A zombie apocalypse is one thing. A volcanic eruption is quite another, for, as the journalist who does a framing voice-over narration for Brooks’ latest puts it, when Mount Rainier popped its cork, “it was the psychological aspect, the hyperbole-fueled hysteria that had ended up killing the most people.” Maybe, but the sasquatches whom the volcano displaced contributed to the statistics, too, if only out of self-defense. Brooks places the epicenter of the Bigfoot war in a high-tech hideaway populated by the kind of people you might find in a Jurassic Park franchise: the schmo who doesn’t know how to do much of anything but tries anyway, the well-intentioned bleeding heart, the know-it-all intellectual who turns out to know the wrong things, the immigrant with a tough backstory and an instinct for survival. Indeed, the novel does double duty as a survival manual, packed full of good advice—for instance, try not to get wounded, for “injury turns you from a giver to a taker. Taking up our resources, our time to care for you.” Brooks presents a case for making room for Bigfoot in the world while peppering his narrative with timely social criticism about bad behavior on the human side of the conflict: The explosion of Rainier might have been better forecast had the president not slashed the budget of the U.S. Geological Survey, leading to “immediate suspension of the National Volcano Early Warning System,” and there’s always someone around looking to monetize the natural disaster and the sasquatch-y onslaught that follows. Brooks is a pro at building suspense even if it plays out in some rather spectacularly yucky episodes, one involving a short spear that takes its name from “the sucking sound of pulling it out of the dead man’s heart and lungs.” Grossness aside, it puts you right there on the scene.

A tasty, if not always tasteful, tale of supernatural mayhem that fans of King and Crichton alike will enjoy.

Pub Date: June 16, 2020

ISBN: 978-1-9848-2678-7

Page Count: 304

Publisher: Del Rey/Ballantine

Review Posted Online: Feb. 10, 2020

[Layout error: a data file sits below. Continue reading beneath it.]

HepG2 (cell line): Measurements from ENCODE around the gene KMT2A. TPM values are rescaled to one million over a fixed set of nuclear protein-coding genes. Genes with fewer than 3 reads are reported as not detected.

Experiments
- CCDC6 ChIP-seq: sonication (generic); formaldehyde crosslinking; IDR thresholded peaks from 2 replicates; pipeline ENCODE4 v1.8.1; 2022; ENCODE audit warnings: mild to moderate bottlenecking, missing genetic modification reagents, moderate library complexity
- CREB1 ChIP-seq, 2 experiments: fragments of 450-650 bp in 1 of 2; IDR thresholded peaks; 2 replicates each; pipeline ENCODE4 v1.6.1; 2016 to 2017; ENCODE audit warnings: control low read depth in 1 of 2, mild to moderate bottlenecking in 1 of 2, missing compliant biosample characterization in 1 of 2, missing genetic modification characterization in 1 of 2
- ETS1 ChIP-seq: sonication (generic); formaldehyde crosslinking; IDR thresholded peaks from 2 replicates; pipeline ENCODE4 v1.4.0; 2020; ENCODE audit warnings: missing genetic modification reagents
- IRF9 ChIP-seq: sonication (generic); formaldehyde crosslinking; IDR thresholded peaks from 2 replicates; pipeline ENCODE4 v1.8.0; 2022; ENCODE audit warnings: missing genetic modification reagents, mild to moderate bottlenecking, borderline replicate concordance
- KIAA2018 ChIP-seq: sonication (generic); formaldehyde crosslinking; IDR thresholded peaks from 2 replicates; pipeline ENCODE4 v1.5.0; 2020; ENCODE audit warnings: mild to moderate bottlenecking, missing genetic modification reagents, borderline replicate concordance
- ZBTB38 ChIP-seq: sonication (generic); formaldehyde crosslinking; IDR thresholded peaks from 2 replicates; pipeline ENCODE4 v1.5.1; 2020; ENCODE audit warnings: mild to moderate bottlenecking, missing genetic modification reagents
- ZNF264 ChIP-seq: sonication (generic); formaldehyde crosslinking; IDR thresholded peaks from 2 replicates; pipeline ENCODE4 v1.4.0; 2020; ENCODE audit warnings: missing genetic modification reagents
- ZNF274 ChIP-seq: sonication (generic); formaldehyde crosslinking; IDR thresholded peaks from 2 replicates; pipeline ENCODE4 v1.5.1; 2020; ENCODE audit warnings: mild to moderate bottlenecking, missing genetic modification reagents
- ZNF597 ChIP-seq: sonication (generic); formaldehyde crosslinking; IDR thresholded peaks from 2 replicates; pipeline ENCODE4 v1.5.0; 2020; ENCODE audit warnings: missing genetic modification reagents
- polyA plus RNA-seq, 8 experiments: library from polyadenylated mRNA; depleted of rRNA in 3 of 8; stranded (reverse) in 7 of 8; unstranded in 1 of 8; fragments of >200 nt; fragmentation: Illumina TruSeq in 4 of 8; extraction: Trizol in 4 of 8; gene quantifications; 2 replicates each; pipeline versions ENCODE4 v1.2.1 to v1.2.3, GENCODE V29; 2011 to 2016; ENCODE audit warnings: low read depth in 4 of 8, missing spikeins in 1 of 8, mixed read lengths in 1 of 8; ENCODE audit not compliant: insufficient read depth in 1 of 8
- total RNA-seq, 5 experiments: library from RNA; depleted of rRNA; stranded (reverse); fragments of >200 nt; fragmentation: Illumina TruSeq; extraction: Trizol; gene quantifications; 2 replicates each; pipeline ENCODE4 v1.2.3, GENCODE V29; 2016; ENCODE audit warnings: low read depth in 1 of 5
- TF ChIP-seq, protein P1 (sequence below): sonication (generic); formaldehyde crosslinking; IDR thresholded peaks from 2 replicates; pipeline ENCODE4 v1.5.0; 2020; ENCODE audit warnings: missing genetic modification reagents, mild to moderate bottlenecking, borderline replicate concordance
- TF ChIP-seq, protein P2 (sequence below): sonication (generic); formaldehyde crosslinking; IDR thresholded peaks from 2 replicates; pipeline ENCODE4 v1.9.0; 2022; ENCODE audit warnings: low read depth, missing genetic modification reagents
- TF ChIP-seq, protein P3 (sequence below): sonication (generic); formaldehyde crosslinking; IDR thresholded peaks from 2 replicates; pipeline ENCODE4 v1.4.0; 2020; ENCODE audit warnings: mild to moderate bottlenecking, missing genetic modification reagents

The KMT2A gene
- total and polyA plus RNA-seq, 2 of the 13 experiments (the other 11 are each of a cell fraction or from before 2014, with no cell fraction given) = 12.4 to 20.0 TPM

Kirkus Reviews Issue: March 1, 2020

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Packed with riveting drama and painful truths, this book powerfully illustrates the devastation of abuse—and the strength of...

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IT ENDS WITH US

Hoover’s (November 9, 2015, etc.) latest tackles the difficult subject of domestic violence with romantic tenderness and emotional heft.

At first glance, the couple is edgy but cute: Lily Bloom runs a flower shop for people who hate flowers; Ryle Kincaid is a surgeon who says he never wants to get married or have kids. They meet on a rooftop in Boston on the night Ryle loses a patient and Lily attends her abusive father’s funeral. The provocative opening takes a dark turn when Lily receives a warning about Ryle’s intentions from his sister, who becomes Lily’s employee and close friend. Lily swears she’ll never end up in another abusive home, but when Ryle starts to show all the same warning signs that her mother ignored, Lily learns just how hard it is to say goodbye. When Ryle is not in the throes of a jealous rage, his redeeming qualities return, and Lily can justify his behavior: “I think we needed what happened on the stairwell to happen so that I would know his past and we’d be able to work on it together,” she tells herself. Lily marries Ryle hoping the good will outweigh the bad, and the mother-daughter dynamics evolve beautifully as Lily reflects on her childhood with fresh eyes. Diary entries fancifully addressed to TV host Ellen DeGeneres serve as flashbacks to Lily’s teenage years, when she met her first love, Atlas Corrigan, a homeless boy she found squatting in a neighbor’s house. When Atlas turns up in Boston, now a successful chef, he begs Lily to leave Ryle. Despite the better option right in front of her, an unexpected complication forces Lily to cut ties with Atlas, confront Ryle, and try to end the cycle of abuse before it’s too late. The relationships are portrayed with compassion and honesty, and the author’s note at the end that explains Hoover’s personal connection to the subject matter is a must-read.

Packed with riveting drama and painful truths, this book powerfully illustrates the devastation of abuse—and the strength of the survivors.

Pub Date: Aug. 2, 2016

ISBN: 978-1-5011-1036-8

Page Count: 320

Publisher: Atria

Review Posted Online: May 31, 2016

Kirkus Reviews Issue: June 15, 2016